Ballast Water

Background
Studies conducted in several countries have shown that many species of bacteria, plants and animals can survive in viable form in ballast water and sediments on ships, even after voyages of several months. When the ballast water or sediment is discharged into a port state’s water, it can lead to the establishment of harmful aquatic organisms and pathogens that are a threat to native human, animal and plant life and the marine environment. The Swedish Environmental Protection Agency can provide more information about the effects of foreign organisms (species). On the website of the Global Ballast Water Management Programme (Globallast.imo.org) there is more information.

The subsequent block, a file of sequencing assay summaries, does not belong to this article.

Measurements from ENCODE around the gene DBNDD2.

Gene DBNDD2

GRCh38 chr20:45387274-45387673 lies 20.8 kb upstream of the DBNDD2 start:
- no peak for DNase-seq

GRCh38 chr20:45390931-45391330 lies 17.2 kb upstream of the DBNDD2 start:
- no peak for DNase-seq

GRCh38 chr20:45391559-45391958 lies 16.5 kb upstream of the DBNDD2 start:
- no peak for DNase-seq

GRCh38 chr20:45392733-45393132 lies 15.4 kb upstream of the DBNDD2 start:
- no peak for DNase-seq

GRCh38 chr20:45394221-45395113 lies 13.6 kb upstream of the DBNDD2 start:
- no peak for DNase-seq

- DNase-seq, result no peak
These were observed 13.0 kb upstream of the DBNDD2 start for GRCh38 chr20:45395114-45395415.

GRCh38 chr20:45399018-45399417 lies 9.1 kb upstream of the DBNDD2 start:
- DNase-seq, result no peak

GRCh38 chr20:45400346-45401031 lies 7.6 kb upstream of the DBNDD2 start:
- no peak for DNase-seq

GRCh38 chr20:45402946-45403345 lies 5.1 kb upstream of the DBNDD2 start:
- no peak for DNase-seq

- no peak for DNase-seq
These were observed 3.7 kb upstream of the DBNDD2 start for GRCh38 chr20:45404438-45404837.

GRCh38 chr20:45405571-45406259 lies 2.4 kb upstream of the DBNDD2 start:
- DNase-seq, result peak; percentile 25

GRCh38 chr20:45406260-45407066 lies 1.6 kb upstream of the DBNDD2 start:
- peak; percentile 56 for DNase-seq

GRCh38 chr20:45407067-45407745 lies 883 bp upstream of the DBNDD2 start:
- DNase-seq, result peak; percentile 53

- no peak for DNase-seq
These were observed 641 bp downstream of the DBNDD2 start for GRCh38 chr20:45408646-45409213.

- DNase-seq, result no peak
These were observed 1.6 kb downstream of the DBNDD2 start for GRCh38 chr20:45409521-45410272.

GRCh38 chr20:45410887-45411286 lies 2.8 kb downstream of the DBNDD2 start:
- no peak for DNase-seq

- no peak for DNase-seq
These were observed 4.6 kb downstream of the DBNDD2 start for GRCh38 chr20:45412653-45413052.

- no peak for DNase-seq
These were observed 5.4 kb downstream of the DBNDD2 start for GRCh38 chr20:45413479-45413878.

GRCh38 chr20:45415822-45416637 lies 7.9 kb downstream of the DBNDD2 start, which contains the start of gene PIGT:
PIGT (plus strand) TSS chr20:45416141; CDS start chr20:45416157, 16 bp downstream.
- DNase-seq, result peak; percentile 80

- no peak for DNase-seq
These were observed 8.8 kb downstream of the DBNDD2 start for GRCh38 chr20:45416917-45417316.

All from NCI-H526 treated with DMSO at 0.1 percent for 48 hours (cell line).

Methods for reducing the introduction of invasive species
Ballast water exchange at sea is one way to reduce the opportunities of fresh water or coastal species to be transferred with ballast water. Technical equipment for treating ballast water with, e.g., UV, ozone, free radicals and/or electrochemistry are being developed all over the world, but it will be some years before this equipment is widely available on the market.

The technique must also be approved in accordance with the International Convention for the  Control and Management of Ships' Ballast Water and Sediments.

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